“Really? I wonder if she’ll tell the truth.”
Sebastian took a left off the highway and headed east. The one-lane county road was paved but the lack of maintenance made for a bumpy ride. The towering ponderosa pines were now gone, replaced by the tall grasses and small shrubbery of the open valley.
“If you’re not telling me what we’re doing, can you at least tell me where we’re going?”
“Almost there, calm down! You’re going to love it here. McCall is a great place—I can’t believe it’s taken me so long to get here. I’ve learned so much about the family since I’ve been here.”
“Since when have you given two hoots about the family?” Hunter asked, an edge in his tone.
“I know I’ve not been the best brother or son, but when I was in New Zealand a few months back, I had a chance encounter with this woman—”
“How surprising,” Hunter interjected. Sebastian had a reputation for being a playboy.
“It’s not like that. She was an older woman, and she knew the family. She had known Granddad, Hunter.”
“I knew that would pique your interest.”
“I hope it’s not another person claiming how bad he was. I’m sick of hearing that side of the story.”
“I’ve heard the stories. But what if I was to tell you there’s a different perspective?” Sebastian said as the truck slowed and pulled into a gravel driveway.
Sebastian stopped the truck in front of a metal gate and got out to unlock it, hollering at Hunter to drive the truck in. Once the gate was secure again, Sebastian jumped into the passenger side and instructed him to drive.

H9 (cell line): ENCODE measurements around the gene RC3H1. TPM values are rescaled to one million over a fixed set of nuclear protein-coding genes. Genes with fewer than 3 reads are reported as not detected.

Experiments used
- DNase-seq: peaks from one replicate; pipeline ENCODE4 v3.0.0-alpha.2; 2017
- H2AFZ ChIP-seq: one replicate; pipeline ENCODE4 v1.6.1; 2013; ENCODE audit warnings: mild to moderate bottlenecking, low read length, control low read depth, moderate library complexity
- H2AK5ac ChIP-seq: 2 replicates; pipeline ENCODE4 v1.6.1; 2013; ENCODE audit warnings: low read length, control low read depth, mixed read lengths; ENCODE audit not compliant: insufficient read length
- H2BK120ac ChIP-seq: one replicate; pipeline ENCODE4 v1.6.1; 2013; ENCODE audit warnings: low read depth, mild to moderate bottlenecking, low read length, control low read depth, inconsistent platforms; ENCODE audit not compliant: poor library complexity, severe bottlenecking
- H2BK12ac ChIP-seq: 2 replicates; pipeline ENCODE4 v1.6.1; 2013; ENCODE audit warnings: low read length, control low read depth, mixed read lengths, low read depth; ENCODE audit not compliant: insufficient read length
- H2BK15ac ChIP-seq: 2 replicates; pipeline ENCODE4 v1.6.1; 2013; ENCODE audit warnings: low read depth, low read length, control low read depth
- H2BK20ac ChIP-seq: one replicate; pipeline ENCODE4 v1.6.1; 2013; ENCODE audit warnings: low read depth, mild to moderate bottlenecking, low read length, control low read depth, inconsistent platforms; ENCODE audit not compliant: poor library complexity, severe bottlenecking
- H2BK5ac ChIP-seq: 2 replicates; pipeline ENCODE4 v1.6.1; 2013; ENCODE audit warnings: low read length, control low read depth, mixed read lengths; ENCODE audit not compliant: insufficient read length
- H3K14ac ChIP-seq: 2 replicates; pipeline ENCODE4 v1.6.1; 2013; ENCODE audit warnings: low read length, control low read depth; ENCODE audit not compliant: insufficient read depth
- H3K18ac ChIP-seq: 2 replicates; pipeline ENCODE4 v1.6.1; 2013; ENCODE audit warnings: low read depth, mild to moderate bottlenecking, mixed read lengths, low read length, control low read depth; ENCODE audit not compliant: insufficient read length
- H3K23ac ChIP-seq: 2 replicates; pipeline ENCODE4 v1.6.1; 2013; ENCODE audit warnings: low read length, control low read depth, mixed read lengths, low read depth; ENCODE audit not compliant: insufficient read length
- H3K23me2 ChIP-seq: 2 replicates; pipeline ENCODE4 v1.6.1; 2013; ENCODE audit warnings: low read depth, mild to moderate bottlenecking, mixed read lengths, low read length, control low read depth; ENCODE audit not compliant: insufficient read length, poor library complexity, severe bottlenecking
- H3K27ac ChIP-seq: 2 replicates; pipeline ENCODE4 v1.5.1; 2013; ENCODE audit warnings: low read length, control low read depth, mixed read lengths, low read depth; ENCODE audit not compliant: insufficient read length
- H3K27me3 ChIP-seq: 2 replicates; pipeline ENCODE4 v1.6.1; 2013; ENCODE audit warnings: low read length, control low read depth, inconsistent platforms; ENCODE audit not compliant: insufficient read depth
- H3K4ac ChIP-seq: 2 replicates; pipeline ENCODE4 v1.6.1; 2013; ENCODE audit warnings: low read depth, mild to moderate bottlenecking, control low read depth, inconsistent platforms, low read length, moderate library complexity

Hunter paused. He trusted his brother but the entire situation made him uneasy. He peered down the long drive; mature groves of aspen trees to either side gave it an ominous look.
“C’mon, let’s go. You’re hungry and I got to use the bathroom,” Sebastian urged.
Hunter put the truck in gear and drove down the driveway. After a quarter mile, the green metal roof of a house came in view. His curiosity was at a high. He leaned in and stared as more and more of the house came into view. It looked very familiar.
“Is this Mom’s old house?”
“I thought . . . I thought Mom said this was gone, that they had sold it.”
“That’s the first lie,” Sebastian blurted out.
Sebastian’s excitement for what Hunter was about to see couldn’t be contained. “C’mon!” he yelled, and jogged to a side door next to the garage. He pulled out a key and unlocked the door. When the final click of the last tumbler fell on the lock, a bark from a large dog sounded out.